Please explain, Frank, because some of money taken from New Zealanders gets siphoned into management fees, and then whatever is left get ‘invested’ into Ponzi schemes that may or may not increase in notional value, but always return less than the rate at which the cost of living rises. And there is a serious risk (greater than at any previous time) of all so-called savings being decimated, if not entirely wiped out, as corporation after corporation goes bust, or staggers on on the back of government handouts that must end soon.

      • Actually it’s developing world immigration into the developed world. Take a good hard look at economic growth then normalise it by taking out population-related growth. A rockstar economy is suddenly a rock economy.

        When covid is over get ready for Jacinda and Grant to turn the tap on. The realpolitik of centre politics.

  4. Can someone please explain whist we live on an island in the middle of the pacific we need to bring in diseased FISHERMEN from Russia and Ukraine to put all of our health at risk. Seriously, importing people with a deadly disease to fish, and claim Kiwis do not know how to fish? WHAT? What a CIRCUS.

    • Because the Govt & (largely Iwi) owners of fishing quota know that the able unemployed are too useless & lazy to turn up, work, train & stay off drugs to become competent enough to run a NZ fishing boat. That’s why they usually outsource the catching to foreign vessels & crew.

        • Actually Greenbus and Bozo.

          He is partly right.
          The fishing industry has been screaming for NZ fishing crew for decades and can never get enough.

          Sealord in Nelson is screaming for 40 more crew ( On Stuff ) and on top of the Russian crew being flown in and they can’t get kiwi’s to apply for the jobs because they have to spend up to 4 months or more at sea before a crew change.

          Many young family men are not interested for that reason along the days of the inshore fishermen 3 days out 3 days onshore are long gone.

          • Geoff Lye,

            Is “partly right” now a euphemism for “misrepresenting the facts to justify a cowardly attack?”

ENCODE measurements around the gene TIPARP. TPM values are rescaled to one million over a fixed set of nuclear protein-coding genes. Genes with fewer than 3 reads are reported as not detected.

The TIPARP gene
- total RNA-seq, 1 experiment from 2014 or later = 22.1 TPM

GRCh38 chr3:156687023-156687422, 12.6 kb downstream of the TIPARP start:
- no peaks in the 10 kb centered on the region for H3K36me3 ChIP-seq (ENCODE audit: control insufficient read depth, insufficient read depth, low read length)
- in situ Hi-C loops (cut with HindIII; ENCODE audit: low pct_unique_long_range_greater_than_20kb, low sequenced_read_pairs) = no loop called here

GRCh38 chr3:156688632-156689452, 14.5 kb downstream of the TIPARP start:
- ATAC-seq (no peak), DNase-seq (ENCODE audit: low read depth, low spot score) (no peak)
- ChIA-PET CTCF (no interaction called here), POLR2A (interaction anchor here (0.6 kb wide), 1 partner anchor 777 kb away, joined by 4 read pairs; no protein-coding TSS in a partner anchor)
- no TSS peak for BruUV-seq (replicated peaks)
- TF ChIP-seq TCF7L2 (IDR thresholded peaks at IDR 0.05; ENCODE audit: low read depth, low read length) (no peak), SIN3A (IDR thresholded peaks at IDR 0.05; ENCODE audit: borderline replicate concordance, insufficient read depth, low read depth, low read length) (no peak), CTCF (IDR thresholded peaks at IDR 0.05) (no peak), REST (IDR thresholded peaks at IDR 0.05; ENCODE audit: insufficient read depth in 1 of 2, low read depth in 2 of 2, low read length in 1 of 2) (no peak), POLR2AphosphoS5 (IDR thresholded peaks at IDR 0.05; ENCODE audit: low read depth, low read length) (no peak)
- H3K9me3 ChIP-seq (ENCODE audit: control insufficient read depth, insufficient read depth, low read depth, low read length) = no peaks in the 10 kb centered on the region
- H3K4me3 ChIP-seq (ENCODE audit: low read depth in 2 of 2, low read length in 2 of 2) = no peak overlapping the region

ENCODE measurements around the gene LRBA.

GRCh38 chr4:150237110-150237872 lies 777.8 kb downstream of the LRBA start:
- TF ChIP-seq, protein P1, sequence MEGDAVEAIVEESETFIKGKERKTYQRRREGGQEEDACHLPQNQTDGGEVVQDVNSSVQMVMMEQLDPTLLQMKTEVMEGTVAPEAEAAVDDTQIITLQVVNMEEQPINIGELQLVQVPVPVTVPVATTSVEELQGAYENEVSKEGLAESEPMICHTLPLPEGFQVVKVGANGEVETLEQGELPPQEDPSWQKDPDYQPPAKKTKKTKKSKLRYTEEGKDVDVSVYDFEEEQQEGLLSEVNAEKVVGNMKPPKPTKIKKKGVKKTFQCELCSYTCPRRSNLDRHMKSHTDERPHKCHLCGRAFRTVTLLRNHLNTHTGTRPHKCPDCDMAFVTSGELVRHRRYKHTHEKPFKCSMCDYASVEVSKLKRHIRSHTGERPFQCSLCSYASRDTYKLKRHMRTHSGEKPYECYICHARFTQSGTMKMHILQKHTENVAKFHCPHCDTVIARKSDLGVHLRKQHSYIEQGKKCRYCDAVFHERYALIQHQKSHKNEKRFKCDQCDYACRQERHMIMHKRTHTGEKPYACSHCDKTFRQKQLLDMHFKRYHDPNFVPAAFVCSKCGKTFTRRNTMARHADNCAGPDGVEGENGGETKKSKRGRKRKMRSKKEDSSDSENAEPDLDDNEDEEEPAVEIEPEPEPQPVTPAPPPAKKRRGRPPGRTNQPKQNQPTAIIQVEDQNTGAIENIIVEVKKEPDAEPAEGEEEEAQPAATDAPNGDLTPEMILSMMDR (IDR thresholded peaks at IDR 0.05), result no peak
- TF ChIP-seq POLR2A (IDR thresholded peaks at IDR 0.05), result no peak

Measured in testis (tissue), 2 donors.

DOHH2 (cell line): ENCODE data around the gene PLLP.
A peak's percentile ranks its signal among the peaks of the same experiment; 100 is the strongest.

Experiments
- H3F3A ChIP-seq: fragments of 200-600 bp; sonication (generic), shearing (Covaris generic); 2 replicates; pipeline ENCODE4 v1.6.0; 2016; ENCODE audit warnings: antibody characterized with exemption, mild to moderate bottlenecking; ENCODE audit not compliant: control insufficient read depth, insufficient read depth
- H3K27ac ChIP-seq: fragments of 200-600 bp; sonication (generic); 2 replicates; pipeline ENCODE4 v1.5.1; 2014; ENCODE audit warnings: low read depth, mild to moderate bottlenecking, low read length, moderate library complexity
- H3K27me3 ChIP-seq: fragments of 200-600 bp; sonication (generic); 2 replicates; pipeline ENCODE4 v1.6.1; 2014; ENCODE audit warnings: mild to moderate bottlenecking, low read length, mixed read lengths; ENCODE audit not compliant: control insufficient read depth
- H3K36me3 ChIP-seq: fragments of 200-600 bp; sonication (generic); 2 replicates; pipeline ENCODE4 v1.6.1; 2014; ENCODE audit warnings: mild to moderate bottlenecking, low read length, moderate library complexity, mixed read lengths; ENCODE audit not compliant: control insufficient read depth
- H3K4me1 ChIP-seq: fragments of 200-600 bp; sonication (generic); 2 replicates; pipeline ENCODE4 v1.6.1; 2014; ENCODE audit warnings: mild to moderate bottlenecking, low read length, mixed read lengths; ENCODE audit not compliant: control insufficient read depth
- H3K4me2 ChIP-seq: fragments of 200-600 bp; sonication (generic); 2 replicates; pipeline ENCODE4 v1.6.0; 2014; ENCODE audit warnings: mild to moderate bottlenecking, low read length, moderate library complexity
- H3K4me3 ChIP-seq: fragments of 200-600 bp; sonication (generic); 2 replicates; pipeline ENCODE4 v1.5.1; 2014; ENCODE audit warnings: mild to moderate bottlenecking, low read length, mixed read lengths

You describe kiwi fisherman not wanting to be at sea for four months at a time due to family commitments.

            RobbieWgtn says it’s because NZ fishermen are too useless & lazy to turn up, work, train & stay off drugs to become competent enough to run a NZ fishing boat.

            Spot the difference.

      • Whoa …a bit of a generalization Robbie of Wgtn. Outsourcing crew is simply economics. Like all outsourcing: cost savings. I am not certain if the boats themselves are foreign. In my understanding foreign boats were banned some time ago, but I am willing to stand corrected. I suspect that they are all Sealord boats. Why don’t Kiwis put their hand up? Well, it could well be that the pay is a pittance when compared to the work – not at all easy I suspect and potentially dangerous. Foreign workers will do the work and be thankful of it. I don’t think the sort of Kiws who would be interested is not tough enough for the job (but may have lost some skills due to outsourcing over the years) but I suspect if it was made attractive as a career, regulated for conditions, and well–rewarded those who surely must work hard, it might have a little more uptake.

      • RobbieWgtn,

        Your input on the blog invariably hails from another planet but your “contribution” today is toxic diarrhea from another planet.

        It’s my understanding that the vessels involved are not just your usual coastal fishing boats where you’d have zero problem having a crew of kiwis lining up and available. Your very personal attack on NZ fisherman is 100% wrong and cowardly. I’m sure if you attacked them like that offline you’d become part of the industry….as lobster pot bait.

        These are deep sea vessels and required a highly trained crew. Part of the deal put forward by the fishing companies involved is that kiwis will now be trained for the roles in future.

        Having said that, it’s unfortunate that many of the fisherman arriving are from Covid-19 hotspots and don’t speak English.

      • RobbieWgtn, the fact you resort to cliched generalisations rooted more in prejudice than any deeper thought just makes it easier to dismiss your views as, well, generalisations rooted more in prejudice than any deeper thought.

        In fact, it’s so shallow, that you’ve essentially brought a letter-opener to a gunfight.

        But carry on if you like. You reaffirm our views that right-wingers are noddies.

    • NZ fishing companies have had to bring overseas crew in for decades for the simple reason the inshore fishing 3 days out 3 days onshore are long over most fishing ships are 4 months or more at sea before coming back inshore to unload.

  5. I just want to know in what circus world does New Zealand not have people that know how to fish? No, instead put the entire island population at risk by importing deadly diseased labor from Russia and Ukraine? Apparently, Kiwis are the monkeys who have no clue how to farm, use farm equipment or fish. Go figure.

    • The subject was on the rtadio today. Nobody from NZ wants the jobs. Sealords have das out for 30 jobs – not one reply.
      Go figure? Well I have – the dole is way too easy to get and pays too much for people that are perfectly capable of working!

      • “Nobody from NZ wants the jobs. Sealords have das out for 30 jobs – not one reply”.